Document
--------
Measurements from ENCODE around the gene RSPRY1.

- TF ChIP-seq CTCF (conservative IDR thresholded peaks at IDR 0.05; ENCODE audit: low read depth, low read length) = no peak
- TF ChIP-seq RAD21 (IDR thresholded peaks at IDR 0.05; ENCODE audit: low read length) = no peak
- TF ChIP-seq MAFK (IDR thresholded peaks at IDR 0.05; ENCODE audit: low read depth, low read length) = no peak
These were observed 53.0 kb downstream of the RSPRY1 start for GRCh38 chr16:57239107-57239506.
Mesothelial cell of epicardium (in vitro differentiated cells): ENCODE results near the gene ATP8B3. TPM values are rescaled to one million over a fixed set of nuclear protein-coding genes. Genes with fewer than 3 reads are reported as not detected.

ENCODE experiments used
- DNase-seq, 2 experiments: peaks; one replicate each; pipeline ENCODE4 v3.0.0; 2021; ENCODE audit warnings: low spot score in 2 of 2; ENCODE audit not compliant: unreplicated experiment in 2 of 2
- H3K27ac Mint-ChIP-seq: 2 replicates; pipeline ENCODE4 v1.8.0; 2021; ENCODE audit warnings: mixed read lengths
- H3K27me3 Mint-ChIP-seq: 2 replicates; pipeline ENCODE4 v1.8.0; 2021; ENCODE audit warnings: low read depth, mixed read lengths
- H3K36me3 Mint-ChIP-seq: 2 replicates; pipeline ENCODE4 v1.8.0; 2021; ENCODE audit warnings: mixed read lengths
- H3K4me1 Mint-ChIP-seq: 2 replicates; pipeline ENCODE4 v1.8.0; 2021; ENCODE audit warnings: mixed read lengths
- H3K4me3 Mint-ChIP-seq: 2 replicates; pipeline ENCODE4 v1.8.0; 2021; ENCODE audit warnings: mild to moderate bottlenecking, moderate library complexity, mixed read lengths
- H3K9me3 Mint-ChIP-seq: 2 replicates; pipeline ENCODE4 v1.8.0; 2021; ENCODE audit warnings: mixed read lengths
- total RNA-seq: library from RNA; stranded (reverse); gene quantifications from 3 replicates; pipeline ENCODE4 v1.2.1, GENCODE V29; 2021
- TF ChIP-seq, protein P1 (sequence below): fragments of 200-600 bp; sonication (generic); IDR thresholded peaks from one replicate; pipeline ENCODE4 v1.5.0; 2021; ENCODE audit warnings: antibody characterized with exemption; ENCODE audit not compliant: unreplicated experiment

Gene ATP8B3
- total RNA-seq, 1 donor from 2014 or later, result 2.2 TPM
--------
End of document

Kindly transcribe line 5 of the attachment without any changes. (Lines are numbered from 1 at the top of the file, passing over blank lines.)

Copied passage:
These were observed 53.0 kb downstream of the RSPRY1 start for GRCh38 chr16:57239107-57239506.